God calls it “faith”. 



14 comments:

Reader John said...

Congratulations. I did not recall that you were doing a book. Tell it like it is!
Father Joseph was one of my mentors on my way to Orthodoxy on the old "eolist." My politics, ironically, have become notably less conservative (I prefer to think that "conservatism" has been hijacked, but that's a hard sell so I'll go with how most would perceive it) since I became Orthodox, and Fr. Joseph's efforts at OrthodoxyToday have sometimes left me cold. But disagreement over politics cannot reduce the debt I owe him.

Aaron Taylor said...

Well said, Steven. I look forward to the book.

Fr Joseph Huneycutt said...

Ha! I was, indeed, on the old EOList years ago. But, to my knowledge, have never had anything on OrthodoxyToday (nor venture much into politics). Regardless, thanks for the note ...

elizabeth said...

Looking forward to hearing more about this! Sounds like a blessing for all involved. :) (authors and readers alike).

R. said...

Damn hard, yep. Sounds damn good.

Karl El-Koura said...

I'm looking forward to it. Wonderful images in the excerpt.

Drewster2000 said...

Tell me where to buy the book. You had me at "not feel like they were being slapped around with Orthodox apologetics..."

But seriously even your introduction to the excerpt was penned by someone who's ready to crawl across the ground to touch the hem of the robe of God. THAT is the kind of person I want to be in communion with forever and ever, no matter what their politics.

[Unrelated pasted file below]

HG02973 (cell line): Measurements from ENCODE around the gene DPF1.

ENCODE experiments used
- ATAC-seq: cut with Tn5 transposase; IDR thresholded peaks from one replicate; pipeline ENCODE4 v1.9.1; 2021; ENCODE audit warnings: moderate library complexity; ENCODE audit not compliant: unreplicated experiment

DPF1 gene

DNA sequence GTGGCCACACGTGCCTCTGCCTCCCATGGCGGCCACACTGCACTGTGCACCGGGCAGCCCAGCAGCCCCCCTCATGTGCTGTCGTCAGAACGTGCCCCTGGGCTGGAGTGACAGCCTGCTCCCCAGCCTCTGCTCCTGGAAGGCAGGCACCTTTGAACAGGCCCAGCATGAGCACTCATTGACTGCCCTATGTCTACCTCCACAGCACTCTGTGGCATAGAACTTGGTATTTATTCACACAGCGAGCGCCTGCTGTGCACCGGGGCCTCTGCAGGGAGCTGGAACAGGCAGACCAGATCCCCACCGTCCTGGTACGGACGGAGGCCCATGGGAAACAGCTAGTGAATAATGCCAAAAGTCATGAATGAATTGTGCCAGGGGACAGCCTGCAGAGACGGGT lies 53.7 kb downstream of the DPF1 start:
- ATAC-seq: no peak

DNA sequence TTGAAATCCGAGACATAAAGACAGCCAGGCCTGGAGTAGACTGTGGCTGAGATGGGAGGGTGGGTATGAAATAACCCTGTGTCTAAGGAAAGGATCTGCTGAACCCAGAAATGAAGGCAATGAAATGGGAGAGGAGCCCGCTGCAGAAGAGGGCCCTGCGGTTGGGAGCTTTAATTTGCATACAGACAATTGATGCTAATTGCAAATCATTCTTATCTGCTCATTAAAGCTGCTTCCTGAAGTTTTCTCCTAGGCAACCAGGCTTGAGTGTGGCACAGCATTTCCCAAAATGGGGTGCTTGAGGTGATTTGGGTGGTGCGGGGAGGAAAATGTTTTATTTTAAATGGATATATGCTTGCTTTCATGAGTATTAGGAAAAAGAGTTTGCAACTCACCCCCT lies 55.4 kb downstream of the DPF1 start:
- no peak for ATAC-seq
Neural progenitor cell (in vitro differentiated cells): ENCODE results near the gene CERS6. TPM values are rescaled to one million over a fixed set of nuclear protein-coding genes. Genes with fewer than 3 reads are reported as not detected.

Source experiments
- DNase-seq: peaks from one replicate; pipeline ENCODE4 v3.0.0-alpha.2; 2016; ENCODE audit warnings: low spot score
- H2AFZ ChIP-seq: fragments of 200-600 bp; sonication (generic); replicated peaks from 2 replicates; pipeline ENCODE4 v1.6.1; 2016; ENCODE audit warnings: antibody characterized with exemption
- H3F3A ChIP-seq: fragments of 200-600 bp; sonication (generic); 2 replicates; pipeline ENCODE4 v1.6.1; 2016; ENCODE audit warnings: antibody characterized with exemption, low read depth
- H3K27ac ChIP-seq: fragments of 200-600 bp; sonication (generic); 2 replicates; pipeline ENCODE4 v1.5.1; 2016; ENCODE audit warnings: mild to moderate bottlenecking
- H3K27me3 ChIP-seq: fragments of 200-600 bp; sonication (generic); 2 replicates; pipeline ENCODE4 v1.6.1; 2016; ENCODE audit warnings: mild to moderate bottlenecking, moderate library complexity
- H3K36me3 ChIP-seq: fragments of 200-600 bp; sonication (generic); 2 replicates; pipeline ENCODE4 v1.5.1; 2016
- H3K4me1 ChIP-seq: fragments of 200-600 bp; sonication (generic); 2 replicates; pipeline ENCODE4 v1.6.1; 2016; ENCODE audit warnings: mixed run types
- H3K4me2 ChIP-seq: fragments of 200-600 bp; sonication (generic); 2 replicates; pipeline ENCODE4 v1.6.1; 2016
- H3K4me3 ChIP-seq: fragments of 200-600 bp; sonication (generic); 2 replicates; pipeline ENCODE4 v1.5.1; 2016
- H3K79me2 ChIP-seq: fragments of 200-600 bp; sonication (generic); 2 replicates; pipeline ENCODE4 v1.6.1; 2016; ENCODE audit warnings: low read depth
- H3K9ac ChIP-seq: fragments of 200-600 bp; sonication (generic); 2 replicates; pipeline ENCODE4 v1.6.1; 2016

ofgrace said...

If it is true (to borrow from a line from a musical) that "a spoonful of humor makes the medicine go down," it seems to me you guys are the perfect choice for the job. Looking forward to the book.

Also, ditto Drewster's 2nd paragraph.

Anam Cara said...

Hoping it is published soon! I want to read it, not just put it in the TBR (to be read) stack.

Margaret said...

Thank you so very much for posting this! I've been waiting probably impatiently for some word on what you and Fr. Joseph have come up with. God be praised!!! The excerpt you've included here is a blessing to my heart and balm to my soul. I look forward to reading the book. God bless you both and all involved in getting this published!

Brian Candow said...

When I saw the hand reaching to the hem I could not but think of a quote I recently read from Patrick Henry Reardon's book, "The Jesus We Missed." Commenting on the story of the woman with the 'issue of blood,' he says,"Jesus then declares the word of personal reassurance, which begins the healing of her soul: "Daughter, your faith has saved you. Go in peace." It is legitimate to wonder what the lady thought about this reference to her faith. She probably felt she had no faith at all. In her case, faith had disguised itself as desperation. Yet weak as it was - no larger than a mustard seed - this faith had filled the finger she placed on the fringe of Jesus' robe. It had been sufficient; the mountain was moved and thrown into the sea."

Blessings, Brian

John said...

Can't wait to read it. Do you have a prospective title yet?

GretchenJoanna said...

The book can't be published too soon for me! I'll have my eyes open for it.

Syrian Fire said...

I think it was Hauerwas that said "sentimentality is the enemy of religion" or something along those lines. The point is we need books that are not sentimental at all, but honest and authentic.